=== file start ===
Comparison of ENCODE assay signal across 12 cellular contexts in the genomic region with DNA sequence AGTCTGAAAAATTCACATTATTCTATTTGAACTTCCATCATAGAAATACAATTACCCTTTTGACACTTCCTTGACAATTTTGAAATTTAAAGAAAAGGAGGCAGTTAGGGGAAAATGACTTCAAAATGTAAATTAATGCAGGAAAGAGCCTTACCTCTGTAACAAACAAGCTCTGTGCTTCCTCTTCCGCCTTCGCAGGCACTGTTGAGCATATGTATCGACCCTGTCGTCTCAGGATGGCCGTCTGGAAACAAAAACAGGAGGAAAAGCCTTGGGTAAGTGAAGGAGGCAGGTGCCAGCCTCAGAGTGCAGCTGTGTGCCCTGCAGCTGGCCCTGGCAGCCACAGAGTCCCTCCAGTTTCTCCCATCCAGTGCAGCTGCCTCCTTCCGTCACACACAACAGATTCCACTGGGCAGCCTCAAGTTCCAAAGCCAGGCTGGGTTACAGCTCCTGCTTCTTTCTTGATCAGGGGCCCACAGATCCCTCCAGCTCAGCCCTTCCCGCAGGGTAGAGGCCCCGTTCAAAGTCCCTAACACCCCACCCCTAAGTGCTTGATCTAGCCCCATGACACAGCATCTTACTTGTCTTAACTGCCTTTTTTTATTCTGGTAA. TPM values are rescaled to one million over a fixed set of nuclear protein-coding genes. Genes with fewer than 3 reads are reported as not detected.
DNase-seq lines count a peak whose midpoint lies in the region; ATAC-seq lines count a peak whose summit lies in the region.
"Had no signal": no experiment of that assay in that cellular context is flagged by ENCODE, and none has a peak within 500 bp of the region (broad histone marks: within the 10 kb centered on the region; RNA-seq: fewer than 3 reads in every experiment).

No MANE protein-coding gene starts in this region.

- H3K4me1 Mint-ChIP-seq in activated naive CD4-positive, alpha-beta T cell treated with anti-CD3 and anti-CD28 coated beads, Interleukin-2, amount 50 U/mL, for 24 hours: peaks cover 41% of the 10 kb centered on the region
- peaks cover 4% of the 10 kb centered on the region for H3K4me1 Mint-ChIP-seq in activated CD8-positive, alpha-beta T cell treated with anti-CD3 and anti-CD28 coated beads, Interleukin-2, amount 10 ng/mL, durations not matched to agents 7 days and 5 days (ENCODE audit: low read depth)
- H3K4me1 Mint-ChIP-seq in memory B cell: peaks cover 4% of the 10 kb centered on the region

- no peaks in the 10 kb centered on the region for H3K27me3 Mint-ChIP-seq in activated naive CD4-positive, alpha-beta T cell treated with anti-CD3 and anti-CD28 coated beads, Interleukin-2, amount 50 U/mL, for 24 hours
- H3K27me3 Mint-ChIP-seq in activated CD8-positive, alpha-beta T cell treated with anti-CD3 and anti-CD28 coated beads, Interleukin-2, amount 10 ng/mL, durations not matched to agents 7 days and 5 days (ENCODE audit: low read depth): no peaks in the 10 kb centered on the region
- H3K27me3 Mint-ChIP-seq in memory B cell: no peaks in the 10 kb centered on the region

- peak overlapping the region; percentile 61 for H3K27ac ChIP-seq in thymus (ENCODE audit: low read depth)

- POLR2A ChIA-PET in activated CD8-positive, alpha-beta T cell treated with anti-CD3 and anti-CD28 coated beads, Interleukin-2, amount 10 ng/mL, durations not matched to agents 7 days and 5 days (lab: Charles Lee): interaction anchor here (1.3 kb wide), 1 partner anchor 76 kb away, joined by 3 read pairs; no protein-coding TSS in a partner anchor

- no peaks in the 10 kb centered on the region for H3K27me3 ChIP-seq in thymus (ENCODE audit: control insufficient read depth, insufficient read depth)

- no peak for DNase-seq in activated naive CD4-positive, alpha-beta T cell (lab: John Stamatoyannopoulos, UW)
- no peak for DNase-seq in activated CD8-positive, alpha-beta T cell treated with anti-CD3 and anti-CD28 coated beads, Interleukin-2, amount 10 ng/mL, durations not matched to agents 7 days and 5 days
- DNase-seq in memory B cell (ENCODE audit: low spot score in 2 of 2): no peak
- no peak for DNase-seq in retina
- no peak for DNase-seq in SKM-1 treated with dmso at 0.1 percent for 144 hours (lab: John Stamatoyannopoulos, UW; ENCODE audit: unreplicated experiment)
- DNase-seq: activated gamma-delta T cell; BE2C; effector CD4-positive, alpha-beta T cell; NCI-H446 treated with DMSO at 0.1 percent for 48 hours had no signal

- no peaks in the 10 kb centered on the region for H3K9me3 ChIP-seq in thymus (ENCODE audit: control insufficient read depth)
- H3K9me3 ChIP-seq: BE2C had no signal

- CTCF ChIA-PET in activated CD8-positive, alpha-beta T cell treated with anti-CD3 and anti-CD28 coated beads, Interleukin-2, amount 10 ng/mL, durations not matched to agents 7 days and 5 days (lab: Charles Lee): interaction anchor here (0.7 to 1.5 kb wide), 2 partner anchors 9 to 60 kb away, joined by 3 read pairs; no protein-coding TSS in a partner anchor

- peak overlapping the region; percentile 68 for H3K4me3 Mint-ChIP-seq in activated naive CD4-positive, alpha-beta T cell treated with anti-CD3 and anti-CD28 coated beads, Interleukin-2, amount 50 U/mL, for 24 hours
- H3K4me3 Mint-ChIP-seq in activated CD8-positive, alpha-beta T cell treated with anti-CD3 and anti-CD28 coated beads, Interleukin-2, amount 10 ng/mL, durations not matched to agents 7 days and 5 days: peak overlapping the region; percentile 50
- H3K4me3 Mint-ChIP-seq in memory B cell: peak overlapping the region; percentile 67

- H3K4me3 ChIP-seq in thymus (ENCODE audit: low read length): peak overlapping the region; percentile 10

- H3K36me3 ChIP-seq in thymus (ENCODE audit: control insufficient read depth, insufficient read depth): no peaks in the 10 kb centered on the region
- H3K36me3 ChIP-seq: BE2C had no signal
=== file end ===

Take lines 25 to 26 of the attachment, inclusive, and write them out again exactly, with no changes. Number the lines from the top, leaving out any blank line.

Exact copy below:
- H3K4me3 Mint-ChIP-seq in memory B cell: peak overlapping the region; percentile 67

- H3K4me3 ChIP-seq in thymus (ENCODE audit: low read length): peak overlapping the region; percentile 10